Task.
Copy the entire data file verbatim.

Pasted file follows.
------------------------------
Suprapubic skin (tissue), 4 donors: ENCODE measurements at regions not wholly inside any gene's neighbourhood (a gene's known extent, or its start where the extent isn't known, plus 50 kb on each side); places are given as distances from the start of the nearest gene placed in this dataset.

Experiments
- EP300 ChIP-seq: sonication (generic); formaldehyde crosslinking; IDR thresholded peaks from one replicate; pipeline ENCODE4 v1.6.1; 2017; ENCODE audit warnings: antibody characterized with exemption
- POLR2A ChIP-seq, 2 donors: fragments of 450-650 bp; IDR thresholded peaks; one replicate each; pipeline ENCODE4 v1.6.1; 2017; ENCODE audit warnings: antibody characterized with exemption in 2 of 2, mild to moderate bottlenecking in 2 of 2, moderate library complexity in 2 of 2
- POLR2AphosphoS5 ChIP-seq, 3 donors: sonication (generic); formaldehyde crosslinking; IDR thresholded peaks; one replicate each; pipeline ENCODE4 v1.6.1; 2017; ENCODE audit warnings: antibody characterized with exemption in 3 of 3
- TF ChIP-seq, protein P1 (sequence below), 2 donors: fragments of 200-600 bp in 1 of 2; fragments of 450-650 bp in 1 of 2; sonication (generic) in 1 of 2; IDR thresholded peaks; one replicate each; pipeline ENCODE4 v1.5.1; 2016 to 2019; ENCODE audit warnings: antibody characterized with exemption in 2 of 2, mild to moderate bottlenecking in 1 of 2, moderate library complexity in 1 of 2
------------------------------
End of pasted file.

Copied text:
Suprapubic skin (tissue), 4 donors: ENCODE measurements at regions not wholly inside any gene's neighbourhood (a gene's known extent, or its start where the extent isn't known, plus 50 kb on each side); places are given as distances from the start of the nearest gene placed in this dataset.

Experiments
- EP300 ChIP-seq: sonication (generic); formaldehyde crosslinking; IDR thresholded peaks from one replicate; pipeline ENCODE4 v1.6.1; 2017; ENCODE audit warnings: antibody characterized with exemption
- POLR2A ChIP-seq, 2 donors: fragments of 450-650 bp; IDR thresholded peaks; one replicate each; pipeline ENCODE4 v1.6.1; 2017; ENCODE audit warnings: antibody characterized with exemption in 2 of 2, mild to moderate bottlenecking in 2 of 2, moderate library complexity in 2 of 2
- POLR2AphosphoS5 ChIP-seq, 3 donors: sonication (generic); formaldehyde crosslinking; IDR thresholded peaks; one replicate each; pipeline ENCODE4 v1.6.1; 2017; ENCODE audit warnings: antibody characterized with exemption in 3 of 3
- TF ChIP-seq, protein P1 (sequence below), 2 donors: fragments of 200-600 bp in 1 of 2; fragments of 450-650 bp in 1 of 2; sonication (generic) in 1 of 2; IDR thresholded peaks; one replicate each; pipeline ENCODE4 v1.5.1; 2016 to 2019; ENCODE audit warnings: antibody characterized with exemption in 2 of 2, mild to moderate bottlenecking in 1 of 2, moderate library complexity in 1 of 2